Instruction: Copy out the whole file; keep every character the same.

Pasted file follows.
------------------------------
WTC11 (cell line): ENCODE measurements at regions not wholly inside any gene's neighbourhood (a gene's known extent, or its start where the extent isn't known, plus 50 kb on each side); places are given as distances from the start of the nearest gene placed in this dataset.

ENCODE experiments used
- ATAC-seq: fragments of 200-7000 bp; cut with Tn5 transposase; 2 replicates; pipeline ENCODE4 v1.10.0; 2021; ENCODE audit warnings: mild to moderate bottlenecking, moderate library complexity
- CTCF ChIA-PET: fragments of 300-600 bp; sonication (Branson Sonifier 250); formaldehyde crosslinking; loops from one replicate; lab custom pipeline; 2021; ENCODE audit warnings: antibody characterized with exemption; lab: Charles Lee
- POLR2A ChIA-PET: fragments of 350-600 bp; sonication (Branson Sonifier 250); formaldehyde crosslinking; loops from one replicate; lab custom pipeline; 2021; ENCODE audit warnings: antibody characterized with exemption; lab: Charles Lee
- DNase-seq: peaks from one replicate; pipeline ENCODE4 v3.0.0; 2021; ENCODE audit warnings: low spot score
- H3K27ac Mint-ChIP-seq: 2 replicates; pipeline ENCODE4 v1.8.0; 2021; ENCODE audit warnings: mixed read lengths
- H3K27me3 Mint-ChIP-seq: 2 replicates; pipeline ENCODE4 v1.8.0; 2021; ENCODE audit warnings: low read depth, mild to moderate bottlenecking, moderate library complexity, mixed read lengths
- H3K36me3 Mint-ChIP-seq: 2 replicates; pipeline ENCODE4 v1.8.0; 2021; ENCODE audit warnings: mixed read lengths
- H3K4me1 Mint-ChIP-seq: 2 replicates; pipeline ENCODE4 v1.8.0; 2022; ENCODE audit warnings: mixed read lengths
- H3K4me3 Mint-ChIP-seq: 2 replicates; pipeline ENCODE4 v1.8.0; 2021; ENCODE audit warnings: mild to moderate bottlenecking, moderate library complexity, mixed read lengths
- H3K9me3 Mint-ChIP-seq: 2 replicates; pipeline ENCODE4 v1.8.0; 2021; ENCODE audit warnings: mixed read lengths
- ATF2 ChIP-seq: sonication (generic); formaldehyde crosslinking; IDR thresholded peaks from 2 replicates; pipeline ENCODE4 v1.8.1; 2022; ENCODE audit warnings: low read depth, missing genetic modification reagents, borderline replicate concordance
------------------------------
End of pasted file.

WTC11 (cell line): ENCODE measurements at regions not wholly inside any gene's neighbourhood (a gene's known extent, or its start where the extent isn't known, plus 50 kb on each side); places are given as distances from the start of the nearest gene placed in this dataset.

ENCODE experiments used
- ATAC-seq: fragments of 200-7000 bp; cut with Tn5 transposase; 2 replicates; pipeline ENCODE4 v1.10.0; 2021; ENCODE audit warnings: mild to moderate bottlenecking, moderate library complexity
- CTCF ChIA-PET: fragments of 300-600 bp; sonication (Branson Sonifier 250); formaldehyde crosslinking; loops from one replicate; lab custom pipeline; 2021; ENCODE audit warnings: antibody characterized with exemption; lab: Charles Lee
- POLR2A ChIA-PET: fragments of 350-600 bp; sonication (Branson Sonifier 250); formaldehyde crosslinking; loops from one replicate; lab custom pipeline; 2021; ENCODE audit warnings: antibody characterized with exemption; lab: Charles Lee
- DNase-seq: peaks from one replicate; pipeline ENCODE4 v3.0.0; 2021; ENCODE audit warnings: low spot score
- H3K27ac Mint-ChIP-seq: 2 replicates; pipeline ENCODE4 v1.8.0; 2021; ENCODE audit warnings: mixed read lengths
- H3K27me3 Mint-ChIP-seq: 2 replicates; pipeline ENCODE4 v1.8.0; 2021; ENCODE audit warnings: low read depth, mild to moderate bottlenecking, moderate library complexity, mixed read lengths
- H3K36me3 Mint-ChIP-seq: 2 replicates; pipeline ENCODE4 v1.8.0; 2021; ENCODE audit warnings: mixed read lengths
- H3K4me1 Mint-ChIP-seq: 2 replicates; pipeline ENCODE4 v1.8.0; 2022; ENCODE audit warnings: mixed read lengths
- H3K4me3 Mint-ChIP-seq: 2 replicates; pipeline ENCODE4 v1.8.0; 2021; ENCODE audit warnings: mild to moderate bottlenecking, moderate library complexity, mixed read lengths
- H3K9me3 Mint-ChIP-seq: 2 replicates; pipeline ENCODE4 v1.8.0; 2021; ENCODE audit warnings: mixed read lengths
- ATF2 ChIP-seq: sonication (generic); formaldehyde crosslinking; IDR thresholded peaks from 2 replicates; pipeline ENCODE4 v1.8.1; 2022; ENCODE audit warnings: low read depth, missing genetic modification reagents, borderline replicate concordance